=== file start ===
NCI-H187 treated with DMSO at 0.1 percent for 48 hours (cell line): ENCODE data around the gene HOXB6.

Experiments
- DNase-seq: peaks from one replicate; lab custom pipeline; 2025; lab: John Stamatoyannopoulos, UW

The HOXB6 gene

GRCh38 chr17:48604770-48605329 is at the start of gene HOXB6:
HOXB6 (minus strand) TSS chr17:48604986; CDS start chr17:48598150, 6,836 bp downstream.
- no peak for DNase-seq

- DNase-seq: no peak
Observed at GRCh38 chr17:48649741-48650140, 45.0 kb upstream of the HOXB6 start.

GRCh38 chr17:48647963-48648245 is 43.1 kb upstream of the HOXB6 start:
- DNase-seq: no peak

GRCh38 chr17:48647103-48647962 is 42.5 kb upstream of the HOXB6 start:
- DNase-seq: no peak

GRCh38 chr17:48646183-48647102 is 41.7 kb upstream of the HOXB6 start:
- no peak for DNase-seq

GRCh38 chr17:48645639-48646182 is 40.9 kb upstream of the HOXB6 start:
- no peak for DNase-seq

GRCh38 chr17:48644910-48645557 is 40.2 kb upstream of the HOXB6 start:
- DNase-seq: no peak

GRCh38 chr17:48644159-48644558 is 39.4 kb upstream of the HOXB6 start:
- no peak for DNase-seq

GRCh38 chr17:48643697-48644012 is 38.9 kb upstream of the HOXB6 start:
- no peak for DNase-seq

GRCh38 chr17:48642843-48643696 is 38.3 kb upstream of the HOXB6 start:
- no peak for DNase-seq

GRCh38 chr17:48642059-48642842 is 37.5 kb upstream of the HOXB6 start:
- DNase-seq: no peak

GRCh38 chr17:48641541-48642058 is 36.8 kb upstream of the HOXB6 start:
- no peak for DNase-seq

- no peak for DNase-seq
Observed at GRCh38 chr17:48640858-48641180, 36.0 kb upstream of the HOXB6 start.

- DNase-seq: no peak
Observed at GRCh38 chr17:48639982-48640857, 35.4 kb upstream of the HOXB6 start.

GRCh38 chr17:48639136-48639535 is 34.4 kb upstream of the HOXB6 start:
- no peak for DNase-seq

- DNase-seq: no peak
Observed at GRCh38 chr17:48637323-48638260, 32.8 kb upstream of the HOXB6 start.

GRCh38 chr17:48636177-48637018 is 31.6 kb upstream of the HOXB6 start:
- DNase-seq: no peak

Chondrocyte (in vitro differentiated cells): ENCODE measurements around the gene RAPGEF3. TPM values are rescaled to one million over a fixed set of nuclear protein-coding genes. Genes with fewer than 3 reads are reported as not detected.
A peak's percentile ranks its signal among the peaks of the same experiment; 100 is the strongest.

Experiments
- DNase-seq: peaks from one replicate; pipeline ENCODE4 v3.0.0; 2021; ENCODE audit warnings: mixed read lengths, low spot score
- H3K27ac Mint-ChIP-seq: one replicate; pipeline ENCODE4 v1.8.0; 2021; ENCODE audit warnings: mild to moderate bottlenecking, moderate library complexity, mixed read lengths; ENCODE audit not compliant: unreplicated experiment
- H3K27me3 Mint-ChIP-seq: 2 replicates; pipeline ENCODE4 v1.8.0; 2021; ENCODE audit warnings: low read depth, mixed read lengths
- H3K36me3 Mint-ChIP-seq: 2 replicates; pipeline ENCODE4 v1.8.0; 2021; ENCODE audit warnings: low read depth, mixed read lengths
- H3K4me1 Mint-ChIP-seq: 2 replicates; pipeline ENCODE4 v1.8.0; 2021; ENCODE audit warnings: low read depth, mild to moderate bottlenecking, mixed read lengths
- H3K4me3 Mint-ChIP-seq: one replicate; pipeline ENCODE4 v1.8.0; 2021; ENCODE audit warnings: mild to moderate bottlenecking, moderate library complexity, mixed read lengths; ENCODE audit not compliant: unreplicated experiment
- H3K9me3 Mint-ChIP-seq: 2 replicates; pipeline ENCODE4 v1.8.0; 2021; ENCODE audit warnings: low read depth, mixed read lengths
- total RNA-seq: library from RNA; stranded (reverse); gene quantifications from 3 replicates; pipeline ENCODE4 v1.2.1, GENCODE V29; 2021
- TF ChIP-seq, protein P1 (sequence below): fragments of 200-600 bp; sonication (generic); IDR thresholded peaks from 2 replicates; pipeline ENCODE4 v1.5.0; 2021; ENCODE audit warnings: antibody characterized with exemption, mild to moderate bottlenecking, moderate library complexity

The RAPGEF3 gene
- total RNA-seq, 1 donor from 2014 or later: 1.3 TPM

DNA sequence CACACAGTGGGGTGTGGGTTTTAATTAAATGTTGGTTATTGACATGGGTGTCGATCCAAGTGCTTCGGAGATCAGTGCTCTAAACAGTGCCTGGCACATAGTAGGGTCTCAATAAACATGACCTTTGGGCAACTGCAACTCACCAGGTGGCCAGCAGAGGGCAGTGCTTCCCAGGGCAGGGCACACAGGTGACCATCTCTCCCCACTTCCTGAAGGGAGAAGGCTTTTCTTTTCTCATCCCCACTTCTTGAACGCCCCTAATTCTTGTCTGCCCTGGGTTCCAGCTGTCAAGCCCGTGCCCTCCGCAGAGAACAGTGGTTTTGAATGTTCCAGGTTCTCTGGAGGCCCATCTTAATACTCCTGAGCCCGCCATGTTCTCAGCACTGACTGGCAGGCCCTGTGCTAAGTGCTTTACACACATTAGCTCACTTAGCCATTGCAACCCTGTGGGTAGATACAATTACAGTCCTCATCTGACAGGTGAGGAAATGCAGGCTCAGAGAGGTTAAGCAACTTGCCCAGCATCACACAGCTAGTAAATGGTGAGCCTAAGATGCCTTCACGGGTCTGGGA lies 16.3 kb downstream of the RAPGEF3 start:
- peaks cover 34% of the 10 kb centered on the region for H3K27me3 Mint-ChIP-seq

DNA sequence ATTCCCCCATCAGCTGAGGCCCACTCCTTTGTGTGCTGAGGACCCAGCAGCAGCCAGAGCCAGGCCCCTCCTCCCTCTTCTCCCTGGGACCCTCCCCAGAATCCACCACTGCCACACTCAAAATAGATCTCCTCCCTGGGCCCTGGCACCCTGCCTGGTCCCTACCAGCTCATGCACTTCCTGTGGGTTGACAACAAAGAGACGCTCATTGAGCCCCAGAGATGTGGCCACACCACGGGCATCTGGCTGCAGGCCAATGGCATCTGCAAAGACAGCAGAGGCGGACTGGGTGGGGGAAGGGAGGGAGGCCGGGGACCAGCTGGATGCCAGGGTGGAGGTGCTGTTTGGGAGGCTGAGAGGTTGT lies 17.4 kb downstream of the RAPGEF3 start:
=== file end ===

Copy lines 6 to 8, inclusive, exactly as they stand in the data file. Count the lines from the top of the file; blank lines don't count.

HOXB6 (minus strand) TSS chr17:48604986; CDS start chr17:48598150, 6,836 bp downstream.
- no peak for DNase-seq

- DNase-seq: no peak